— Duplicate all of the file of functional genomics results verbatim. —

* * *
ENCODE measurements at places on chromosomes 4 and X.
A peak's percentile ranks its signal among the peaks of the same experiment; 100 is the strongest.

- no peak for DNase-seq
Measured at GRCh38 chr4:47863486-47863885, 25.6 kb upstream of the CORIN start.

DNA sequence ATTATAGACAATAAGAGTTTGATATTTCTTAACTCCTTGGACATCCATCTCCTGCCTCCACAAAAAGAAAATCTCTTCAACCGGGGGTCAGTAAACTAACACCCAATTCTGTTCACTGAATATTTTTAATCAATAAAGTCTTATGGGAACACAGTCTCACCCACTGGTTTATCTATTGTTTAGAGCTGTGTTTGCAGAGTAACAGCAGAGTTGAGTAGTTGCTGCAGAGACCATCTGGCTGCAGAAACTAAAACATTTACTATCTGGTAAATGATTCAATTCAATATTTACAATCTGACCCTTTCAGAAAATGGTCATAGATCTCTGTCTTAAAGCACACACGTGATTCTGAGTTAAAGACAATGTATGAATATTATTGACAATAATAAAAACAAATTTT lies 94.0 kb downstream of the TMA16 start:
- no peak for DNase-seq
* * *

ENCODE measurements at places on chromosomes 4 and X.
A peak's percentile ranks its signal among the peaks of the same experiment; 100 is the strongest.

- no peak for DNase-seq
Measured at GRCh38 chr4:47863486-47863885, 25.6 kb upstream of the CORIN start.

DNA sequence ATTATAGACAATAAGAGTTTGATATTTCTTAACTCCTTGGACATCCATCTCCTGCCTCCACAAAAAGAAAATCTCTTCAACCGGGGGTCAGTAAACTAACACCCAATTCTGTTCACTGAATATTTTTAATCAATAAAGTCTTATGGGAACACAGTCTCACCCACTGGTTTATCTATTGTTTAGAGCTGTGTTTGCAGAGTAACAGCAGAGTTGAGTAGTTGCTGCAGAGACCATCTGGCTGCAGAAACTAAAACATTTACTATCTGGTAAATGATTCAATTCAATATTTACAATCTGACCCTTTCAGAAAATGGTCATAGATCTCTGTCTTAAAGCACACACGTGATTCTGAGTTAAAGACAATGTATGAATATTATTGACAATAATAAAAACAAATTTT lies 94.0 kb downstream of the TMA16 start:
- no peak for DNase-seq